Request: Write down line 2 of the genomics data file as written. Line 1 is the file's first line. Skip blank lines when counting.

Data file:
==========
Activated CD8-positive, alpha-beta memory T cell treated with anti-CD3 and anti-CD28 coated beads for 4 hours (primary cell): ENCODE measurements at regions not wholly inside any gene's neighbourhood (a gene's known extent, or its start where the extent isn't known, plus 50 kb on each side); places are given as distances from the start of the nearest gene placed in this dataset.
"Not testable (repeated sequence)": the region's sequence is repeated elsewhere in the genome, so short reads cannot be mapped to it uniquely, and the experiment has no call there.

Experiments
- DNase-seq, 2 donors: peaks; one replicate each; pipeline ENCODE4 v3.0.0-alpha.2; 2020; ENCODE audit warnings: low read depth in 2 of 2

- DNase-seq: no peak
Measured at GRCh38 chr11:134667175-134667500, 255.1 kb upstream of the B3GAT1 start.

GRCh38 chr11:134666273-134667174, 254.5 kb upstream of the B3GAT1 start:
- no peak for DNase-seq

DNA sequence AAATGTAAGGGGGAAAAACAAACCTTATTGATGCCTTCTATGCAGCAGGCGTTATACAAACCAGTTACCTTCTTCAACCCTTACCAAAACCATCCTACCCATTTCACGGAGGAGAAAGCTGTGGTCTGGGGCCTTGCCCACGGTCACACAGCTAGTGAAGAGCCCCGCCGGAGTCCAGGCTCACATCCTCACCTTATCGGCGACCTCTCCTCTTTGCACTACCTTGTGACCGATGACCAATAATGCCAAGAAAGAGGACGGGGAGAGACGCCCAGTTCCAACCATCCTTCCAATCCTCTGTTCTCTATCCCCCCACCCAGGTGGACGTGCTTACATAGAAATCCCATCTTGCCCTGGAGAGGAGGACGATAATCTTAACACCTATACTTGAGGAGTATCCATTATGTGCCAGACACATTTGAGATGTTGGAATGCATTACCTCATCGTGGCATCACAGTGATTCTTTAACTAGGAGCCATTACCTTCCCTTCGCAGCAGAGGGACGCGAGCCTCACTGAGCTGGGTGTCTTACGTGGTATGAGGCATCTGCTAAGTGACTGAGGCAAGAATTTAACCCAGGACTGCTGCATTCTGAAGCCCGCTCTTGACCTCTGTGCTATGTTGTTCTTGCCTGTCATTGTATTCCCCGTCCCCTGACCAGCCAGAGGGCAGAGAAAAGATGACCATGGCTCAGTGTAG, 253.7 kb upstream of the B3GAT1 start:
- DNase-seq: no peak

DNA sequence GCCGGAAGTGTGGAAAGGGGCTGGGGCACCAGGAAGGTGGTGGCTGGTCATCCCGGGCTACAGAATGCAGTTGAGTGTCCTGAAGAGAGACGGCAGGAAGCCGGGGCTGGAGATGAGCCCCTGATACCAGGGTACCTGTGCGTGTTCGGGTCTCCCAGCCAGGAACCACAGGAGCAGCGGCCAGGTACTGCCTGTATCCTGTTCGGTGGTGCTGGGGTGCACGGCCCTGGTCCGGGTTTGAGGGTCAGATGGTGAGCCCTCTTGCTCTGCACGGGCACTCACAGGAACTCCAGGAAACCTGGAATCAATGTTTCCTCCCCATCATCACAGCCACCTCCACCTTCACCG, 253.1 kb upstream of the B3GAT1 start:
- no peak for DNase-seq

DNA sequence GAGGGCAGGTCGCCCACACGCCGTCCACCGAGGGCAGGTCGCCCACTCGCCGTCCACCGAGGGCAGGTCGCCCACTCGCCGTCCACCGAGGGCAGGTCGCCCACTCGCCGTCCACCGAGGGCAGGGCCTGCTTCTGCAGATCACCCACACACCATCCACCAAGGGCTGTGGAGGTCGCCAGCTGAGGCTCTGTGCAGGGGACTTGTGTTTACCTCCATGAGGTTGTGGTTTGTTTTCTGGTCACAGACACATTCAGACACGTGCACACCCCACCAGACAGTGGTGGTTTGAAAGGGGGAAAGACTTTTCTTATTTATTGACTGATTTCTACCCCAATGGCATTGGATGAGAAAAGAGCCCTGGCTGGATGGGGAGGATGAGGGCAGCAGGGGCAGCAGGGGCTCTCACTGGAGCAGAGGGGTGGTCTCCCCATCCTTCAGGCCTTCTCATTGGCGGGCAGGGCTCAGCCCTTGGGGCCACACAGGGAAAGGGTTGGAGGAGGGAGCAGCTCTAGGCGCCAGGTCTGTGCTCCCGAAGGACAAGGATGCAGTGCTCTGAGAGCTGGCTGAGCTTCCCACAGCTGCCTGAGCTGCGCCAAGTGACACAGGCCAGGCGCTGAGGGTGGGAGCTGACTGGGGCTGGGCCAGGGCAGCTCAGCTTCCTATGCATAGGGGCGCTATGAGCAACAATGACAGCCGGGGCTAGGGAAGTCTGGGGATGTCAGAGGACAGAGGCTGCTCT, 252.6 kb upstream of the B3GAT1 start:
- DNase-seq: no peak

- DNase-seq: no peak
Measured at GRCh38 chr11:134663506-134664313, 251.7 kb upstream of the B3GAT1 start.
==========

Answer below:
"Not testable (repeated sequence)": the region's sequence is repeated elsewhere in the genome, so short reads cannot be mapped to it uniquely, and the experiment has no call there.